1. 46 Asana • We include a lot of asana and that is because we include upper body, lower body and smaller muscle targets. Plus we highlight variation poses due to their importance in refining tissue targets.

  2. Immersion Only • We have been asked to offer shorter trainings and while it is possible to do we don’t feel the end result is as deeply informed a Yin teacher as we have the potential to manifest.

  3. Meditation & Subtle Body Fully Integrated • We feel yin yoga is a practice of the subtle body and meditation and so must include a heavy emphasis on each to fully comprehend this style of yoga

  4. Indepth Anatomy • We feel anatomy is something that is always helpful to refresh so even if students have some anatomy training we provide additional and have been told that in some cases we go more indepth than some 200 hour trainings

  5. Student Centered • Our decades of teaching has taught us that dialogue helps process information tremendously and so we take a multiple intelligence approach to learning (read more about that soon)

  6. Top Shelf Materials • We have an art background so we spare no expense when it comes to crafting materials of the highest professional aesthetics and attention to detail

  7. The Tao Te Ching • We only have one required reading for this training because to us everything is in the body experience but the philosophy is central and best understood by the pinnacle of Taoist discourse which is this book by Lao Tzu.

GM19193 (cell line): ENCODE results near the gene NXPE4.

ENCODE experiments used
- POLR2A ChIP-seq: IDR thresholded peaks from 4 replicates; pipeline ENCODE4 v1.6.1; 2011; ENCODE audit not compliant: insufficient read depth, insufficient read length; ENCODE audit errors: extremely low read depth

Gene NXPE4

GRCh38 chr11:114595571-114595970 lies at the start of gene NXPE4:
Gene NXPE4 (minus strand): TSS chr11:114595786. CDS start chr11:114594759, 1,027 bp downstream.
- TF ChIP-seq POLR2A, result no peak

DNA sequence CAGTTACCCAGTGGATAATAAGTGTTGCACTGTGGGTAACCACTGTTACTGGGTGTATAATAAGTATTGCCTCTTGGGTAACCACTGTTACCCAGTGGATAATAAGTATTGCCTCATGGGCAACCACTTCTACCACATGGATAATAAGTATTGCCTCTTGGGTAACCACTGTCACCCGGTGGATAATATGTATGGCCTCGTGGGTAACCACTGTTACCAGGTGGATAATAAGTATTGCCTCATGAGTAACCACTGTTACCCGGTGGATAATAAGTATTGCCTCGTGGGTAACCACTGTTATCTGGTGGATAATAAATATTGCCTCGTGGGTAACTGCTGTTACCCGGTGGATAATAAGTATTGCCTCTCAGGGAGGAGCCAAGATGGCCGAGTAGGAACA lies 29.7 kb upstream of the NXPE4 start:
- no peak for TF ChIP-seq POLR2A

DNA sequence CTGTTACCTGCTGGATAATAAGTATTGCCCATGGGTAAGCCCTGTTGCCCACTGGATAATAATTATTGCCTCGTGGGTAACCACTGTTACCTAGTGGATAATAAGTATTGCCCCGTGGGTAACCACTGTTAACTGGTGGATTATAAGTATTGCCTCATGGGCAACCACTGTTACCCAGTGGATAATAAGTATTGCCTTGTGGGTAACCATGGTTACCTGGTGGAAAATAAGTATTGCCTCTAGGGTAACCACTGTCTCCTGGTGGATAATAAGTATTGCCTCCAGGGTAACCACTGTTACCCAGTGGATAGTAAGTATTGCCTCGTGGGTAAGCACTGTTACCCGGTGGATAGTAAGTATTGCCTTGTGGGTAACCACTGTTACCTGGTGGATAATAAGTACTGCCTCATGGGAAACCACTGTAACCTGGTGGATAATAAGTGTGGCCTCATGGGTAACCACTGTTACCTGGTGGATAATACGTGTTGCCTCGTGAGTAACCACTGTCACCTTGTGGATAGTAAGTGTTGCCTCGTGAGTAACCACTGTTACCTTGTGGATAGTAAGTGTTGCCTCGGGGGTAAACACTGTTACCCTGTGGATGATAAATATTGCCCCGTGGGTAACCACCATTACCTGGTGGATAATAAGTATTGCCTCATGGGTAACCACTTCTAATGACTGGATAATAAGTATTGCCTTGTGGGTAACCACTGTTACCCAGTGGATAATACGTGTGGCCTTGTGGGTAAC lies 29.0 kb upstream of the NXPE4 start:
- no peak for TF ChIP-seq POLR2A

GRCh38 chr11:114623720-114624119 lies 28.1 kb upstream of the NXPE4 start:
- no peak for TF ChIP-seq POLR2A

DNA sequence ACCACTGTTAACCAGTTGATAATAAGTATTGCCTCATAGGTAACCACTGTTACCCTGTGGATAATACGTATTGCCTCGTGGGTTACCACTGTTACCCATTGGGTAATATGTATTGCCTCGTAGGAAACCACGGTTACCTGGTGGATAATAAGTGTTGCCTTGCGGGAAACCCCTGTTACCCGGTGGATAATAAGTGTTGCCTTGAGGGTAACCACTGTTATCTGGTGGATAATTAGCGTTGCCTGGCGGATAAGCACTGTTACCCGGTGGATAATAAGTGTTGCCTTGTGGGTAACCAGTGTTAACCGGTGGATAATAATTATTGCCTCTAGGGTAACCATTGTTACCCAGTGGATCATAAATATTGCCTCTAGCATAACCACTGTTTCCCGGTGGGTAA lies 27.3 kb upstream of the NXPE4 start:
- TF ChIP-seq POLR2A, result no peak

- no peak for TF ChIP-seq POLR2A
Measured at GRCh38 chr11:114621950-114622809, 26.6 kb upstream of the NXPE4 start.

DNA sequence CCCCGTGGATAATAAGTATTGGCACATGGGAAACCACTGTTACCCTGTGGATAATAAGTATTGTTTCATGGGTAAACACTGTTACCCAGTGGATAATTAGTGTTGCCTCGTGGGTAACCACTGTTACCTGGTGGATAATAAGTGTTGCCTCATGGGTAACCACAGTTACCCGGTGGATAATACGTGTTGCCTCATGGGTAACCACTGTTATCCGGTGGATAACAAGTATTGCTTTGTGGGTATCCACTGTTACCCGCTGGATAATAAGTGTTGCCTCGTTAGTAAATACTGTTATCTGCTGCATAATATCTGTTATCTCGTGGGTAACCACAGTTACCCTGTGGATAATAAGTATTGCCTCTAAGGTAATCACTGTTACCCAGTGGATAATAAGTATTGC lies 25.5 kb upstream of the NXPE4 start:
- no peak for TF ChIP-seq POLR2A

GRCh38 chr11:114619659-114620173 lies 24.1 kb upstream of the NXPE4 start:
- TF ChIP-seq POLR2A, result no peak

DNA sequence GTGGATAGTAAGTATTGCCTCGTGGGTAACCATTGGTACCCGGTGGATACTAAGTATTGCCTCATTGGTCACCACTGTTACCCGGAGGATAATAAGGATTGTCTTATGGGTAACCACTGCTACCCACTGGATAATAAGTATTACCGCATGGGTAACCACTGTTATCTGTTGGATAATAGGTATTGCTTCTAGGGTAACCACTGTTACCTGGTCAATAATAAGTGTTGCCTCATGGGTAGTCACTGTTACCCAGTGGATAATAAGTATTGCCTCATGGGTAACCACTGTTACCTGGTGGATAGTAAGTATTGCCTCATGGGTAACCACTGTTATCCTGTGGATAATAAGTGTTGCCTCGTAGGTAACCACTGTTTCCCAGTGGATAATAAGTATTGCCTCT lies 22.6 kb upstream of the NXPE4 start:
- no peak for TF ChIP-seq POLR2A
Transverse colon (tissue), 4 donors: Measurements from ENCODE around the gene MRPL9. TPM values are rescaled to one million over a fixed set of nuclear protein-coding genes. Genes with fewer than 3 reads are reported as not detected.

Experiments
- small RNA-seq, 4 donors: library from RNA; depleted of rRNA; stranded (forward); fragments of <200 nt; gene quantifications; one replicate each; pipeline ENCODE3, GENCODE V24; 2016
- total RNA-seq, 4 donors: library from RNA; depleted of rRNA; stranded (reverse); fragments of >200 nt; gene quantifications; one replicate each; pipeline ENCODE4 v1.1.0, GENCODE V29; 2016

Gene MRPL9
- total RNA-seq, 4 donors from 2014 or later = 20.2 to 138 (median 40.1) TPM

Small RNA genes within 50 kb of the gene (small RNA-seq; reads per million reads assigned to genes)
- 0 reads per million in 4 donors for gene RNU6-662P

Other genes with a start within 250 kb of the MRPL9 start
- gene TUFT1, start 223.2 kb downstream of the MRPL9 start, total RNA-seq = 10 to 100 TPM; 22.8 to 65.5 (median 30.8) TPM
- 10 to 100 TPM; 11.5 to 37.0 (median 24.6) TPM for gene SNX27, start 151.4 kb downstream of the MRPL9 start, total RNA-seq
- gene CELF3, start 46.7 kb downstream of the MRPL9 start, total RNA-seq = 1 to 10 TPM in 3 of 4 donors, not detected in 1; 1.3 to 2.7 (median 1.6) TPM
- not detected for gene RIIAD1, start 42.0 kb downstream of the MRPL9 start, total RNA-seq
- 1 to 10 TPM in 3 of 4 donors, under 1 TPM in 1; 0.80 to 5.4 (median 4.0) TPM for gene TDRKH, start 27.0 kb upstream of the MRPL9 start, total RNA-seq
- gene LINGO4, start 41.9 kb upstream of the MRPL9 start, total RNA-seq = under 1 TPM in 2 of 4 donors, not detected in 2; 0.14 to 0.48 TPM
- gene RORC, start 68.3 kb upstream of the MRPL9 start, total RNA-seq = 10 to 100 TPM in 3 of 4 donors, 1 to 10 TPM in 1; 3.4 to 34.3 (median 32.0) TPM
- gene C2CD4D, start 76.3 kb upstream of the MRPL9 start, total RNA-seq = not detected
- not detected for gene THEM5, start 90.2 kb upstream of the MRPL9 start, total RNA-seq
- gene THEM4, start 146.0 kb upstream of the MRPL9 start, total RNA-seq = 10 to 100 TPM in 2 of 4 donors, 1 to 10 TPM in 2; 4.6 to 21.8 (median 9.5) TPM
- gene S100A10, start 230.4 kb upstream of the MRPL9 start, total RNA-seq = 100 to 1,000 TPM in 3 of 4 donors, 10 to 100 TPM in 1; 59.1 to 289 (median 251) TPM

8. Advanced Yin • We are cautious of this term but feel that it is best embodied in teaching yin so we let students know even they dont plan to teach it is here that they will find their advanced practice


 

Deconstructing Curriculum

Geeking Out On Educational Methodology

 

The ins & outs of structuring learning objectives, how we continually study the ways others are doing it and how we go about integrating all of that.


 

Analysis

Our business operations happens to bring us into contact with an enormous spectrum of studios and yoga communities around the world. This lets us keep a finger on the pulse of the global Yoga scene. One thing we learned from school teaching that we have carried over to developing Yoga curriculum is that you always need to evolve, once you set yourself on a particular way of teaching content the field passes you by and you are no longer providing what is relevant to contemporary students. Granted the ancient traditions have accumulated wisdom and practices that are time tested so we are not necessarily talking about changing that. However humans in every era are unique in how we understand and absorb knowledge and this is what a curriculum is: a delivery system for content. By this standard we are always looking at what lands with our students, what resonates with them and with ourself. We look at what feels intuitive and what needs to be deconstructed and put into a new vehicle. Some students will connect when the content is delivered in a pickup truck while others will only absorb it when it is delivered in a Lamborghini. We take tremendous efforts to find what vehicle to drive up in and present the time tested content to students with.